What May Be Grounds for a New Trial in Florida?
Two recent criminal cases recently made headlines in Florida, but not because of the extreme or controversial nature of the crimes. Courts in two different counties granted new trials for:
- Jim Duncan, who had been previously sentenced to 70 years in prison, as reported by CNN; and,
- Jacob John Dougan, Jr., who has already served 40 years of a life sentence, according to News 4 Jacksonville.
A deeper look at the circumstances in each might provide some guidance if you believe there are grounds for a new trial in your case, so considering discussing two specific options with a Florida criminal defense lawyer.
Grounds for a New Trial: New Evidence
The Florida Code of Criminal Procedure provides that a defendant may establish the right to a new trial if new evidence is discovered in the case. However, the information must also be material, which means that it would likely have changed the verdict or outcome if it was presented at the time. In addition, it must be evidence that the defendant could not have discovered and produced under a reasonable standard of diligence at the trial.
In Case #1 mentioned above, the defendant had been convicted of aggravated child abuse when he brought his infant son into the ER, where doctors treated him for 13 broken bones. New medical science has revealed that the boy may have suffered from a newly discovered disease that makes bones extremely fragile to even slight pressure. The judge in the case agreed that this new evidence was material, and granted a new trial.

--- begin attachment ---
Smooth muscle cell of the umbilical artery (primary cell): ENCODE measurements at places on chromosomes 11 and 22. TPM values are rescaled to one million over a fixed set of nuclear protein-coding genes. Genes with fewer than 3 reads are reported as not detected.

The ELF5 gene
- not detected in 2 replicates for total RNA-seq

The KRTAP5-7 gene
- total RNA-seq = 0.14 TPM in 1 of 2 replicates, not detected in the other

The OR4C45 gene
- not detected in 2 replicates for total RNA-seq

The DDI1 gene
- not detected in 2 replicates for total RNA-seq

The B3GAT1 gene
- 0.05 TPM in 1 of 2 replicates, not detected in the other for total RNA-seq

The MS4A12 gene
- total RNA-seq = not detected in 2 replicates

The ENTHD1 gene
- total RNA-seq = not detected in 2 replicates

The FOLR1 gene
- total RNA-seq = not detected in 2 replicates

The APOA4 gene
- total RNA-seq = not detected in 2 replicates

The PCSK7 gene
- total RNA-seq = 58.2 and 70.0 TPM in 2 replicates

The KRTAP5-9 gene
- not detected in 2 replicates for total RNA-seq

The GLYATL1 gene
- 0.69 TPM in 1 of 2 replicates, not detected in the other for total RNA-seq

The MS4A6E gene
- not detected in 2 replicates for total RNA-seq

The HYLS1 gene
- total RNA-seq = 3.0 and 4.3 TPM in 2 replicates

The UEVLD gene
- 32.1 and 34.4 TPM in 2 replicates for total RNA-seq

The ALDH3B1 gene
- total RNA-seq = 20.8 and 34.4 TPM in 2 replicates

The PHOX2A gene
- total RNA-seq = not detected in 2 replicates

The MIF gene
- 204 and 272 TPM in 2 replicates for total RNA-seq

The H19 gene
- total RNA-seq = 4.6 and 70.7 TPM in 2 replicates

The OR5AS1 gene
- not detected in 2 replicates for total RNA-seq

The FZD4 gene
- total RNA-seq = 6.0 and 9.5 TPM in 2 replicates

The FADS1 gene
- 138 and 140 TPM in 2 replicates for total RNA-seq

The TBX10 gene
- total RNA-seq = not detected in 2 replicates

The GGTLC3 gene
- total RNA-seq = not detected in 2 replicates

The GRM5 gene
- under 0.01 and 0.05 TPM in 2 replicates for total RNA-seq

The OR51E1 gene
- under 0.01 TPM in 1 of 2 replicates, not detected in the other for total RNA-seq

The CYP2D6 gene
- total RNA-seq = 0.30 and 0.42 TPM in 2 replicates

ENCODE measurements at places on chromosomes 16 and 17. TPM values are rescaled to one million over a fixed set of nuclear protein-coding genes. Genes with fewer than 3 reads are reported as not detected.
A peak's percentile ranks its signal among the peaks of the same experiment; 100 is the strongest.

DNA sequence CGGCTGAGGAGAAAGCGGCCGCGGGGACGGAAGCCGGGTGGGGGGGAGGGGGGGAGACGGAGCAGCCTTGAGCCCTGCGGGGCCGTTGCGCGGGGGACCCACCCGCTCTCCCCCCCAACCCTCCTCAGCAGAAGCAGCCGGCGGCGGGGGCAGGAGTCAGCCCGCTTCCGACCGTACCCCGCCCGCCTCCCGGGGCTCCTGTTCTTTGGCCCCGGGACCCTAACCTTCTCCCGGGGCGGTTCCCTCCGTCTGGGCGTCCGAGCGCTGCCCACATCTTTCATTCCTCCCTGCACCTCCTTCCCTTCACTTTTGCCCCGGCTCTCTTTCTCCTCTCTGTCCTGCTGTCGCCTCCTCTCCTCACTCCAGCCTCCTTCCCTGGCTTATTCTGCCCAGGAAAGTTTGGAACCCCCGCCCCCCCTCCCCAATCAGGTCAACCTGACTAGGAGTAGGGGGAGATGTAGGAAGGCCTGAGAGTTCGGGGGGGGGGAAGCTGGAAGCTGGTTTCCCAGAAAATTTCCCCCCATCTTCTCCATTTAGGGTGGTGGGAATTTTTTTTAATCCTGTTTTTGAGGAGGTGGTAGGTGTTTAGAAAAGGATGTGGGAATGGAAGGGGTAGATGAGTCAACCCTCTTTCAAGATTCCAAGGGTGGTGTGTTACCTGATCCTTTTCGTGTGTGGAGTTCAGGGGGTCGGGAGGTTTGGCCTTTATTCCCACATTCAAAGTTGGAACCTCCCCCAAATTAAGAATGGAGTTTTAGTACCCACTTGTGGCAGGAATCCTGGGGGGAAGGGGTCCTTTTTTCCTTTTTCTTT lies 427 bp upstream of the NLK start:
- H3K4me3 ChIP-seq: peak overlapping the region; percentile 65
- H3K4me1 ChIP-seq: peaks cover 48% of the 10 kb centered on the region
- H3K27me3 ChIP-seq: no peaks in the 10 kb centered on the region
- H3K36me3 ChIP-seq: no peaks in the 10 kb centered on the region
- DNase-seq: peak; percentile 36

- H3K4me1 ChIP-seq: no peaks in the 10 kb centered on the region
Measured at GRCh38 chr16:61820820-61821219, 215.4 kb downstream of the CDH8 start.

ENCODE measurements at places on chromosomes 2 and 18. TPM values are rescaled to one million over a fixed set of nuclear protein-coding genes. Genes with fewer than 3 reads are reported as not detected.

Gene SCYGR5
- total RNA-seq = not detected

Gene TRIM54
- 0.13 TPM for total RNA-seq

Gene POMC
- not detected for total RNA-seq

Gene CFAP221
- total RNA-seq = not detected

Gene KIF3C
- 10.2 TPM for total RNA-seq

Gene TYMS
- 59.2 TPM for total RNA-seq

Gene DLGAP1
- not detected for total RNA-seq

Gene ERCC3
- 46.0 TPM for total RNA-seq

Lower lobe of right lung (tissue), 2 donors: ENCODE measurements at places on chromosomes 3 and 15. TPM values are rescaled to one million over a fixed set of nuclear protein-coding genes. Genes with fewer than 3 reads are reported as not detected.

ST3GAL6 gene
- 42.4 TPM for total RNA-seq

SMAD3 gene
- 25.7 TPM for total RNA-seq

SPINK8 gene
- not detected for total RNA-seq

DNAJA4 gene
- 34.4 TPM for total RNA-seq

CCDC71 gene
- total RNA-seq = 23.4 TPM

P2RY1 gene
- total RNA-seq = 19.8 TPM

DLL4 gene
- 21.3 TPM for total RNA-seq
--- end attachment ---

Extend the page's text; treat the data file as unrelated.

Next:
Grounds for a New Trial: Prejudice
The court must grant a new trial under certain circumstances if the rights of the defendant suffered from prejudice during the original proceedings. In Case #2, there the main issue cited in giving the defendant a new trial was the testimony of the state’s star witness.
The primary witness for the prosecution lied on the stand when questioned about the plea deal he’d agreed to in exchange for testimony against the defendant. He said he would be sentenced to life in prison, but was only given 15 years. The court found that his lack of truthfulness in testifying cast doubt upon the credibility of all his statements, many of which were used to support a conviction for the defendant.
What Happens Next?
A new trial means that the trial process begins anew for both defendants: It does NOT result in a dismissal or reduction in the charges against them. Still, a qualified criminal defense attorney can assist with presenting the new evidence and eliminating prejudicial testimony to ensure fairness in the process.
An Experienced Florida Criminal Lawyer Will Fight for Your Rights
While the level of proof may seem high if you’re attempting to obtain a new trial, your request may be granted if you meet certain requirements under Florida law. Where you’ve been sentenced to a long prison term, it makes sense to speak with a criminal defense attorney about your case and if grounds exist for a new trial. Fort Lauderdale lawyer Kevin J. Kulik has represented clients in various types of criminal cases and can inform you about your options. Please contact our office today for a confidential consultation.